Statement by Ambassador Dennis Shea
Heads of Delegation Meeting
Geneva, October 14, 2019
I would like to use my intervention to touch upon four subjects: special and differential treatment, the fisheries subsidies negotiations, the e-commerce negotiations through the Joint Statement Initiative, and the Appellate Body.
On special and differential treatment, I again would like to emphasize the importance of the conversation we are having on this issue, both in the General Council and in capitals. We look forward to the General Council discussion this week under two agenda items. With respect to fisheries subsidies, the United States, together with other Members, has advanced a series of proposals that create a framework for a meaningful result in these negotiations. It will be up to Members, particularly those seeking carve outs and flexibilities from the disciplines, to decide if we want a meaningful result that will change the status quo.
After nearly 20 years of negotiations, we should not be trying to make it easier for the subsidizers. That is the opposite of our mandate. Regrettably, it is becoming less and less clear what activities Members are willing to stop subsidizing. The United States will continue to push for a meaningful outcome in these negotiations and we hope other Members will join us in doing so.
I would also like to express our disappointment with the fact that collectively we have been unable to reach consensus on a candidate for the chair of these important negotiations. The task put before us by the Chair of the General Council in July should have been routine and without controversy. We were asked to identify an individual who demonstrated the personal capacity and availability to undertake the responsibilities required of a chair.
However, politics, rather than principles, have unfortunately been injected into this process, distorting the framework Members established to enable the organization to continue to handle its business in a smooth and seamless way. If decisions are now being made based on a Member’s national negotiating position, rather than the specific candidate’s personal capacity to act with impartiality and objectivity, then it appears that the existing system for selecting Chairs for any WTO body will not, and cannot, ever lead to consensus.
Turning to the Joint Statement on E-Commerce, we note some encouraging progress being made, and we welcome the intensification of efforts by this group of Members and the move to more serious discussions of formal text-based proposals following the summer break. We continue to seek an outcome that establishes high-standard, commercially meaningful rules on digital trade with an eventual agreement that applies the same rules to all participants.
The initiative is not without its challenges. However, we remain optimistic that the Joint Statement process will prove to be an effective vehicle for Members to pursue their commercial interests, negotiate new rules, and move the organization forward. We look forward to determining which Members are truly committed to an ambitious outcome, and willing to demonstrate that the WTO can deliver meaningful results.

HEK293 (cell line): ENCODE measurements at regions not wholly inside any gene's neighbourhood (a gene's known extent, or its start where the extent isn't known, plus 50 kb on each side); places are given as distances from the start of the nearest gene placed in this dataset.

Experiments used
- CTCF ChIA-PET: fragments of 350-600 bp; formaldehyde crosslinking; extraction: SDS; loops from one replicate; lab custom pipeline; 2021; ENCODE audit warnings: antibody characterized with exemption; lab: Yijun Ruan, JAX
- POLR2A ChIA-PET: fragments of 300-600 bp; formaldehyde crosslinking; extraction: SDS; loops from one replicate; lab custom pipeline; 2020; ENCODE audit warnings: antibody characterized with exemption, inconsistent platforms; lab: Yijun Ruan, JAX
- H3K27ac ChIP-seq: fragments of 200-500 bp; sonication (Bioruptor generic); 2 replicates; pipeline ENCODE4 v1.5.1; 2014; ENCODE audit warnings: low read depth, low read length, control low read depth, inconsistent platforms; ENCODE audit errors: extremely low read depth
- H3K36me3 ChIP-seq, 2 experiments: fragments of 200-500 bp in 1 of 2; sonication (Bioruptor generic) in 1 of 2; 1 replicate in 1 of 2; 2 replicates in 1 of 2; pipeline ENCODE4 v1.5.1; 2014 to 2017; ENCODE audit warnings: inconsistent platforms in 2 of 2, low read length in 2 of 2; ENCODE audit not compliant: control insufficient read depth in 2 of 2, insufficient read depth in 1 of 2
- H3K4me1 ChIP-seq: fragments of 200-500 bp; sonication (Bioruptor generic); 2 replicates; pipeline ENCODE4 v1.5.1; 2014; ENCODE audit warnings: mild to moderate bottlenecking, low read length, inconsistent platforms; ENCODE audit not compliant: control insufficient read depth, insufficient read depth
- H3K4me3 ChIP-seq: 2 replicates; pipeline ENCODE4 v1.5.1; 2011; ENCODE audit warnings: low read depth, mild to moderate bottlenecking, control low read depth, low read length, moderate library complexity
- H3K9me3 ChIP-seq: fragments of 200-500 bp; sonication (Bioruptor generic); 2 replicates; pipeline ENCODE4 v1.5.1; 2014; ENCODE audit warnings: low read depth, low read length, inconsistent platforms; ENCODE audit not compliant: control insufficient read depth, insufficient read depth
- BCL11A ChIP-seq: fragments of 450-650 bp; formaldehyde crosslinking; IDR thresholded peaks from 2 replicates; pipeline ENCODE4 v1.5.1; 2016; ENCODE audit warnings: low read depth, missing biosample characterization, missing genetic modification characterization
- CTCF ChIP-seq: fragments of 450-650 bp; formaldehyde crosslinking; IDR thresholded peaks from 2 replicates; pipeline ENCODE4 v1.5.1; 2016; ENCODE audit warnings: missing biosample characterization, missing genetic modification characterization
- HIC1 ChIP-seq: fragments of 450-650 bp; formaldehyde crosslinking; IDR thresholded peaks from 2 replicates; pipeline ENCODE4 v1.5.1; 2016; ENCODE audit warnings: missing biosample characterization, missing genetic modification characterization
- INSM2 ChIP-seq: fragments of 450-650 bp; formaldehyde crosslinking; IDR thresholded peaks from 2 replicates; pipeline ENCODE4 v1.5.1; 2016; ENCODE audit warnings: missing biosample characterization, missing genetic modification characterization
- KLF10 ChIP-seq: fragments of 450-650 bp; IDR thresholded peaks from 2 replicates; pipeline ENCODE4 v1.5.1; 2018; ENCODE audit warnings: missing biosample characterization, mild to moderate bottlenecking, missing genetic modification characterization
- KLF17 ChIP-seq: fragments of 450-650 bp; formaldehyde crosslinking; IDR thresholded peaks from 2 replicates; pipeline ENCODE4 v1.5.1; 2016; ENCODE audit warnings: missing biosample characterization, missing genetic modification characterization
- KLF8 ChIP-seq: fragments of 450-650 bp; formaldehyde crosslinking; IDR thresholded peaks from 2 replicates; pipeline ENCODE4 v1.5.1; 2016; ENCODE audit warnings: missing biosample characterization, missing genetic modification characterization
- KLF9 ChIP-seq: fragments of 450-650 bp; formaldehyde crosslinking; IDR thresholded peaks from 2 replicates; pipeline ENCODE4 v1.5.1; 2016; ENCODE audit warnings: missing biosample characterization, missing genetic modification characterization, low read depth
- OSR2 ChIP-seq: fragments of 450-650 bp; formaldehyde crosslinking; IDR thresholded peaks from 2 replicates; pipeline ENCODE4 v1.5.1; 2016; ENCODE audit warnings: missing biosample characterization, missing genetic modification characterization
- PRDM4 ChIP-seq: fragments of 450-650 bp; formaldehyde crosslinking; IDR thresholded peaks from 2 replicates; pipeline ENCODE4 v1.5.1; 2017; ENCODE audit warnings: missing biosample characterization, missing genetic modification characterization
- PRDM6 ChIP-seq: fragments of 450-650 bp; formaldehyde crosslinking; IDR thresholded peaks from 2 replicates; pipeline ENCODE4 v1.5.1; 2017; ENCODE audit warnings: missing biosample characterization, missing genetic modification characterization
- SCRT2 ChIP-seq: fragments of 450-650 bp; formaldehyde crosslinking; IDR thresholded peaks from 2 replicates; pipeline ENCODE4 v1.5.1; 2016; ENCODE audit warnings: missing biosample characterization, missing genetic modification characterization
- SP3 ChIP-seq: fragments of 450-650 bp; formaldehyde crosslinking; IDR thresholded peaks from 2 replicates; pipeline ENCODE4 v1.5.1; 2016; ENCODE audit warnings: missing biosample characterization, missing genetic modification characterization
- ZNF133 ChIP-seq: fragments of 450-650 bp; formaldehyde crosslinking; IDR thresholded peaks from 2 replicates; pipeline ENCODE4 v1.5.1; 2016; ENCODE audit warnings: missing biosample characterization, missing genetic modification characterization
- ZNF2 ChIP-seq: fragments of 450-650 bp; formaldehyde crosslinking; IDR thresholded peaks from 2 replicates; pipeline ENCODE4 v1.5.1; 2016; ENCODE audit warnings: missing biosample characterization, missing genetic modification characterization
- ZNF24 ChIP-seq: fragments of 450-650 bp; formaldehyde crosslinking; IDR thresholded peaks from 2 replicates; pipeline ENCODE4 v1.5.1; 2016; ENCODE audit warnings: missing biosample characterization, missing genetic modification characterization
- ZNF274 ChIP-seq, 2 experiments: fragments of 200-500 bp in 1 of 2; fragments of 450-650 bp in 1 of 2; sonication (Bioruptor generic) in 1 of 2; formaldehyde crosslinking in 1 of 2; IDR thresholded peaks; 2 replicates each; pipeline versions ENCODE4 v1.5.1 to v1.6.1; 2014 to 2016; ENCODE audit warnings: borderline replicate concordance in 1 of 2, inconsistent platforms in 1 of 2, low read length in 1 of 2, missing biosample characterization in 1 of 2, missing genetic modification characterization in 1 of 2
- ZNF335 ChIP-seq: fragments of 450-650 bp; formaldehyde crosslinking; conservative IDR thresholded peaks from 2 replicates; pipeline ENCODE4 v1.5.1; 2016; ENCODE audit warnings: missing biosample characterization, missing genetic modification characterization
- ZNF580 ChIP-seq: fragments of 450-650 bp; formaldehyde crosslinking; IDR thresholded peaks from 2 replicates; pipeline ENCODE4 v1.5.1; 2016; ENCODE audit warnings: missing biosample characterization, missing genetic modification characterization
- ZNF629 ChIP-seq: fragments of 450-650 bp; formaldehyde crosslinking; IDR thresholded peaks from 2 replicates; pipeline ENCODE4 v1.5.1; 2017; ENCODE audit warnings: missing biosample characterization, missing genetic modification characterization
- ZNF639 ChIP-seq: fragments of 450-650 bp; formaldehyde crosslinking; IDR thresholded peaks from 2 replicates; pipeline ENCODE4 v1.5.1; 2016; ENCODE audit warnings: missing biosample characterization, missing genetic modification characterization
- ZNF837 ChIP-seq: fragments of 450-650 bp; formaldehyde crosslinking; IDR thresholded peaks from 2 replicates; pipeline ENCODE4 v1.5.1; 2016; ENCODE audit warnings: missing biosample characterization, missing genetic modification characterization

Finally, on the Appellate Body, I have often reminded my WTO colleagues that U.S. concerns about the Appellate Body are not only principled, well-documented, and longstanding but also shared broadly across the political spectrum in the United States.
Last week, a bipartisan, high-level delegation from the U.S. House of Representatives Ways & Means Committee visited Geneva and had the opportunity to meet with some of you. As the United States has explained, our concerns about Appellate Body overreach are not the exclusive province of just one U.S. Administration or one political party.
Also last week, the chairman and ranking member of the U.S. Senate’s Committee on Finance – one a Republican and the other a Democrat – weighed in with an important op-ed on WTO reform. The op-ed covers a range of critical issues but let me take a moment to read what they had to say specifically about the Appellate Body:
“While the WTO serves as a forum to settle disputes among its members, we have serious concerns about the degree to which the system is working. The Appellate Body — the quasi-judicial review forum used to take a second look into dispute decisions — has long strayed off course from its original form and function. Our concerns about systemic and procedural problems with the Appellate Body are not new, nor are they partisan. U.S. presidents on both sides of the aisle have taken issue with Appellate Body members addressing issues that were not raised by the parties involved in the dispute, taking longer than 90 days to decide appeals, and creating new rights and obligations for WTO members — all against the terms of the Dispute Settlement Understanding.”
“We see great value in having an institution like the Appellate Body that ensures dispute panels faithfully apply the rules to which we all agreed. However, the Appellate Body also needs to operate as the members agreed.”
Chair, the United States will continue to insist that the WTO dispute settlement system follow the rules of this institution. And we will continue our discussions with other Members to seek a solution to the problem of Appellate Body rule-breaking.